“I got the drum and case around 1990. I played it a few times, but when I found that it didn’t make me play like Kenny Clare I went back to my old Ludwig 400. I still couldn’t play like Ken - who could? I then put it away for safe keeping.”

Vintage drum gear: Slingerland snares and Satin Flame Pearl kit
Slingerland Satin Flame Pearl kit
Circa early 1970s

This kit is from a similar era to the snares on the previous slides. It was made in Slingerland’s state-of-the-art factory at Niles, Illinois, reputedly the biggest purpose-built drum factory in the world at the time.

Indeed Slingerland was still riding high in the early-’70s, with Buddy Rich their prized (if cantankerous) endorsee finally edging out Gene Krupa for pride of place in the company’s catalogues.

The kit belongs to Simon Wagstaff and is in Lavender Satin Flame Pearl, one of many mind-bending finishes Slingerland offered during those psychedelic times.

It’s a standard 20x14-inch, 12x8-inch and 16x16-inch, with quarter-inch, three-ply shells. The make-up of these shells was a sandwich of poplar in the middle with either maple or mahogany on the inner and outer veneers.

Slingerland’s cutting-edge factory managed to mould the plies and the solid maple reinforcing hoops together at the same time in a single operation.

Vintage drum gear: Slingerland snares and Satin Flame Pearl kit
Slingerland Satin Flame Pearl kit
Diamond plate on small tom is adapted from the earlier spade clip design to the modern style rod clamp. Note excellent chrome on lugs and hoops.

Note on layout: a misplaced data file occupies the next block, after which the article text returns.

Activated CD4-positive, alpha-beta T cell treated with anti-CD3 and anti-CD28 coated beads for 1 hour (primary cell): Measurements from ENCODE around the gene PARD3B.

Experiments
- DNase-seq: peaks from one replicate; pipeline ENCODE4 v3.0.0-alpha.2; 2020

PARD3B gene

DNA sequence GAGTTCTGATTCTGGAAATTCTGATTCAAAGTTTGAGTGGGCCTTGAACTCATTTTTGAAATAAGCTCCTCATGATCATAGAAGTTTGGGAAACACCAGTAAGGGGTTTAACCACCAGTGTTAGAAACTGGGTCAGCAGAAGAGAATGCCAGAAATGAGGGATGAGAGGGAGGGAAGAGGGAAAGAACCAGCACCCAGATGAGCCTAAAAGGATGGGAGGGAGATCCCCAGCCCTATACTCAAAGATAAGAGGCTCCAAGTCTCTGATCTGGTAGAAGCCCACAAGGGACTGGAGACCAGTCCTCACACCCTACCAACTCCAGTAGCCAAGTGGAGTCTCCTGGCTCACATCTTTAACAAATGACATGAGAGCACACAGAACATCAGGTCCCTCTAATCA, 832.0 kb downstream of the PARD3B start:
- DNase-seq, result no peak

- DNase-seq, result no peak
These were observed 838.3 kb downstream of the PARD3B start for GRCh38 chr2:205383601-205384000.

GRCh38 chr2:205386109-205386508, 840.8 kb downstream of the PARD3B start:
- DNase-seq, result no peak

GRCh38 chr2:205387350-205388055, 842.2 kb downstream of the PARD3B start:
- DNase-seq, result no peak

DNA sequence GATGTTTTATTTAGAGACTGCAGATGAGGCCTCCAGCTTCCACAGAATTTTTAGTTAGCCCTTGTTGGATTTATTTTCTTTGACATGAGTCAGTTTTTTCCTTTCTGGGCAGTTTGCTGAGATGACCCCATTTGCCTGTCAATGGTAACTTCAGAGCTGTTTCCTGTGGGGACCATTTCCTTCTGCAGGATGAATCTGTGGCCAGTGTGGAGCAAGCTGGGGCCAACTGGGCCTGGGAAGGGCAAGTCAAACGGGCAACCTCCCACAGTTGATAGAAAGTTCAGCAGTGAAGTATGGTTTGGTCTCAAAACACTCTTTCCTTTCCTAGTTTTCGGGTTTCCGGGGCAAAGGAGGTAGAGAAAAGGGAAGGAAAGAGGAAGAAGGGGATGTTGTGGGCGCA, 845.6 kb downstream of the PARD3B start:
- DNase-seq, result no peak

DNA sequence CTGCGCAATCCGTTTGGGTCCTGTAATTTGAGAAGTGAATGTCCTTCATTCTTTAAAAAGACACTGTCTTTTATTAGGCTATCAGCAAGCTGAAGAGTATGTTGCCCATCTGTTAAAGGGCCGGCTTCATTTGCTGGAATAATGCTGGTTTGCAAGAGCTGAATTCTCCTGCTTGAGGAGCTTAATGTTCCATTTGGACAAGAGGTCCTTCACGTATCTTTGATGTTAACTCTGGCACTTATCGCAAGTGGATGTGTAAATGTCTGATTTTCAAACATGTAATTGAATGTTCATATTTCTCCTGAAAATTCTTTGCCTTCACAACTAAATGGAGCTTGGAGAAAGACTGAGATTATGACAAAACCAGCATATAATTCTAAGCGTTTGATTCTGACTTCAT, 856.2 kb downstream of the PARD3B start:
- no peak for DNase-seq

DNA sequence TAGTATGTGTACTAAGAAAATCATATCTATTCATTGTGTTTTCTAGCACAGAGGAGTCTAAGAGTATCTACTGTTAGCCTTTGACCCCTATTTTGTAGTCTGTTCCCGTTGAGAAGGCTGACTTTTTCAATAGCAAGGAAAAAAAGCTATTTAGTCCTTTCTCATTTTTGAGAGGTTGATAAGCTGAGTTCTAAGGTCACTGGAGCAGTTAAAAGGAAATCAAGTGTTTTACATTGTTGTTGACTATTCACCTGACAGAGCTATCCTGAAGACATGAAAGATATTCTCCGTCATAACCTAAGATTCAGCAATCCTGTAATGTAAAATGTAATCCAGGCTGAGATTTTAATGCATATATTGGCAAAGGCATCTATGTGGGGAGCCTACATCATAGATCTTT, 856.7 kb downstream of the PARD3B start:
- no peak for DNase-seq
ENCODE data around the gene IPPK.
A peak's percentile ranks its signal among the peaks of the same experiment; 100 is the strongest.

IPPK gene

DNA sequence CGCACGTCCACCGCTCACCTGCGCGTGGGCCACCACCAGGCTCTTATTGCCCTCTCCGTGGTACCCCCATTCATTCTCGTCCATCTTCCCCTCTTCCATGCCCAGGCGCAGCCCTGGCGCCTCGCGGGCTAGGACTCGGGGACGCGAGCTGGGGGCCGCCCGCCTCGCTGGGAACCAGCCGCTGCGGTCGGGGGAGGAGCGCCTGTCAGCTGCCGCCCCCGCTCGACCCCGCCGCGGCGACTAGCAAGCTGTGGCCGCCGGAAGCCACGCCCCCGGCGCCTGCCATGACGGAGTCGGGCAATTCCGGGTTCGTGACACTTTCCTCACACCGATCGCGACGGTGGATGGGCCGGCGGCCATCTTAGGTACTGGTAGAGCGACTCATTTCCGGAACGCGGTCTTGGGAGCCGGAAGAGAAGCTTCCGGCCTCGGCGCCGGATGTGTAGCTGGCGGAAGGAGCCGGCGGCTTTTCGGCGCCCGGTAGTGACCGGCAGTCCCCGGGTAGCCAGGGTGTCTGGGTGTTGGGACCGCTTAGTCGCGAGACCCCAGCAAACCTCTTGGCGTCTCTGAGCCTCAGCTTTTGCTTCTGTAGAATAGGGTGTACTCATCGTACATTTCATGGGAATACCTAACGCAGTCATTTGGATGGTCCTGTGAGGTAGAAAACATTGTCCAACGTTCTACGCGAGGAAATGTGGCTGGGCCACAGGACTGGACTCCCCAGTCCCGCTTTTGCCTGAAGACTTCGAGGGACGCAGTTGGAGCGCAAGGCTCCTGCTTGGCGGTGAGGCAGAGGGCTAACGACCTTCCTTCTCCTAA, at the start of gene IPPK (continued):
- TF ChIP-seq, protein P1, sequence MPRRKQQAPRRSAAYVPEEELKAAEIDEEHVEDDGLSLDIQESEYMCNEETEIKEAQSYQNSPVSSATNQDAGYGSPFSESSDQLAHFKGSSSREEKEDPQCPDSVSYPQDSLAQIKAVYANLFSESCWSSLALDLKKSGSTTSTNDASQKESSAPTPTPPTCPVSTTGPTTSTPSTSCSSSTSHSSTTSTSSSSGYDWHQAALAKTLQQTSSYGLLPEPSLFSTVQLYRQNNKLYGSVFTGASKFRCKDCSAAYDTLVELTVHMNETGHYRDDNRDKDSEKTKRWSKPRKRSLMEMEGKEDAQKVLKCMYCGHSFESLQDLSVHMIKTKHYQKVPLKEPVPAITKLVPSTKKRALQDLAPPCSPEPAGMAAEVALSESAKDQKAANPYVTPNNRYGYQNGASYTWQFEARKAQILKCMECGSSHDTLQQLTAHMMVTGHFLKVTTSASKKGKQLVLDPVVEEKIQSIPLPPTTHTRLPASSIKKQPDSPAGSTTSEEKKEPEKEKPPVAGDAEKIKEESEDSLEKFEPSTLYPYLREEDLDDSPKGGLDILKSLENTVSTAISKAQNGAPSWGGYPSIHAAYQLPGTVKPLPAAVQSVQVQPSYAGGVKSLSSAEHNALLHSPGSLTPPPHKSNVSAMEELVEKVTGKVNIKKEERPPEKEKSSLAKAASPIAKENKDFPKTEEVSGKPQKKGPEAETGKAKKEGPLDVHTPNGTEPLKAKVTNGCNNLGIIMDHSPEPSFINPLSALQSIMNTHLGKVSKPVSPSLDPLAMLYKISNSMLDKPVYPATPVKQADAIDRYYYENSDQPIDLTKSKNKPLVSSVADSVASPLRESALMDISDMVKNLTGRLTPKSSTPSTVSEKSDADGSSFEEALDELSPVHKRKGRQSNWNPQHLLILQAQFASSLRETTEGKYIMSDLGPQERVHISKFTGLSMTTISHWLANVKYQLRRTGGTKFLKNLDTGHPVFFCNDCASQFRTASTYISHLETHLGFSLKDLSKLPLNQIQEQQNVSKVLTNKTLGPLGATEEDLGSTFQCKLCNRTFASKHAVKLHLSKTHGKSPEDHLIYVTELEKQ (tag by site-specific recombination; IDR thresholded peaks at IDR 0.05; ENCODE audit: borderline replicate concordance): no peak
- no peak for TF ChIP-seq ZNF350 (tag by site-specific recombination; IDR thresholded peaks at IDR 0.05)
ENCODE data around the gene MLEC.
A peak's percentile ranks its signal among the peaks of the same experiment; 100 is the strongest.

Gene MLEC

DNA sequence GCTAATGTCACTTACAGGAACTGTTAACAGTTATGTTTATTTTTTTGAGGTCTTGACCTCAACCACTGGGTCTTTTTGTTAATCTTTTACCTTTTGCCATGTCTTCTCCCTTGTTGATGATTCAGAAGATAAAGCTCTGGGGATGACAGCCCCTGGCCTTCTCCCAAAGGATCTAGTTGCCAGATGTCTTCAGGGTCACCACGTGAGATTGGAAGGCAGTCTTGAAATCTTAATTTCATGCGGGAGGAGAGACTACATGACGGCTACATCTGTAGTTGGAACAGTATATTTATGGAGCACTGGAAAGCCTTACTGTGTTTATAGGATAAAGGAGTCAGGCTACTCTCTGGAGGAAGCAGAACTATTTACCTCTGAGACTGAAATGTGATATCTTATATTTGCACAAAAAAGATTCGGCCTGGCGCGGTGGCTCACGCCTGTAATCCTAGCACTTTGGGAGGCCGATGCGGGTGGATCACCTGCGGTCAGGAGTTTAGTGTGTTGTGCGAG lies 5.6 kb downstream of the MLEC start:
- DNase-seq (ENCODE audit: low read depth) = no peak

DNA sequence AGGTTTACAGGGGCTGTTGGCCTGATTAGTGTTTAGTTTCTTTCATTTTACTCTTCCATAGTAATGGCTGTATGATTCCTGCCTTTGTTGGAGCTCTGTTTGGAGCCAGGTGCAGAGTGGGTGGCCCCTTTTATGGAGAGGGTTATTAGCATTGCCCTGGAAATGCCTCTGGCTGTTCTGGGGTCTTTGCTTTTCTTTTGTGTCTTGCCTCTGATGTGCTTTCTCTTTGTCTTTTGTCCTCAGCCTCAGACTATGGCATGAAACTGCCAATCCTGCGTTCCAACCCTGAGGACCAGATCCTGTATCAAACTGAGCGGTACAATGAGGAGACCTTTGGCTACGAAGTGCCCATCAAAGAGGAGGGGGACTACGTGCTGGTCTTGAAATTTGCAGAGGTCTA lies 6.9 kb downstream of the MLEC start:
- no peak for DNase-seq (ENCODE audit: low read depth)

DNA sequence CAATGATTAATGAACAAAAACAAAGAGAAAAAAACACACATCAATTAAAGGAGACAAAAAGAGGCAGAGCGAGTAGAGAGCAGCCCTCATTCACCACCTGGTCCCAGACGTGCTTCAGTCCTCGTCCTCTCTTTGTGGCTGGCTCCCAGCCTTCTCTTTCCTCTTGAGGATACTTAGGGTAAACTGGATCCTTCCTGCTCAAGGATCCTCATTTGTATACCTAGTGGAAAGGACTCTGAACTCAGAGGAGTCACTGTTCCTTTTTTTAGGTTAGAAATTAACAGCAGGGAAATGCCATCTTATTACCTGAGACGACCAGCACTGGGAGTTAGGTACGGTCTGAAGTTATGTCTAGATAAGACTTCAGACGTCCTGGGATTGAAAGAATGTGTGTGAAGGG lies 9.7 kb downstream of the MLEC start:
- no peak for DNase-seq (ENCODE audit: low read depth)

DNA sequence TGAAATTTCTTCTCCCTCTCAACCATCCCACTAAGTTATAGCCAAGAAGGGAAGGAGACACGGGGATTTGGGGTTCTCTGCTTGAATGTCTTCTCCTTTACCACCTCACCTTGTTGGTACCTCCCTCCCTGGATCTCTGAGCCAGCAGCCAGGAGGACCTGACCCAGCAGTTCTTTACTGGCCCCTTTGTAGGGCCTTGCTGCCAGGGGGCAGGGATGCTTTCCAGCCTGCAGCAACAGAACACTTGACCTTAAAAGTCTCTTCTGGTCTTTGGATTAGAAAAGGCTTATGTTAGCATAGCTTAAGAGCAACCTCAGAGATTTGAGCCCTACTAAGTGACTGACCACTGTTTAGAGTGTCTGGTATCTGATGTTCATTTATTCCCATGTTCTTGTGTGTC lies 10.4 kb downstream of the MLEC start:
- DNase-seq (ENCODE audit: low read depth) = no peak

The other unique feature of Slingerland drums was the triple flanged Rim-Shot hoops which bend over and in towards the centre of the drums rather than out like on other American hoops.

The hoops on this set are also chrome over brass, adding to the quality and tone of the drums.

“I bought the kit from Anthony Defusco, a really helpful guy who owns The Village Drum and Music Shop, Scituate, Rhode Island,” says Simon. “Check out the site, the shop looks like a shack!

“The finish was available from 1970 to 1973. However, I think it first appeared in the 1969 catalogue. Pete Cater examined the kit at the NDF and he thought the tom holder might be a prototype as it has ‘Patent Applied For’ on it and has a matt silver finish, not the chrome plate of later models.”

The Set-O-Matic tom holder took over from the ubiquitous Walberg & Auge-made Consolette which Slingerland had first revealed as the Ray McKinley Mount from the ’40s onwards.

The Set-O-Matic appeared at the tail-end of the ’60s, and was obviously a reaction to the huge success of Rogers’ Swiv-O-Matic system.

Vintage drum gear: Slingerland snares and Satin Flame Pearl kit
Slingerland Satin Flame Pearl kit
Black on brass Niles, Illinois badge can be found on the small tom - serial number 185623.

Simon adds, “The badges on the bass drum and rack tom are black on brass while the badge on the floor tom is black on silver. However, it doesn’t look as if the floor tom has been added to the kit, as the satin flame wrap looks identical on all three drums.

“As you well know, the badges were mixed up together and simply taken out of a pot in the middle of the workbench. I haven’t gigged the kit yet, but I will do in good time. However, due to the wrap being in good condition for a satin flame I wouldn’t want to gig it too often.”

Vintage Gear continues each month in Rhythm Magazine.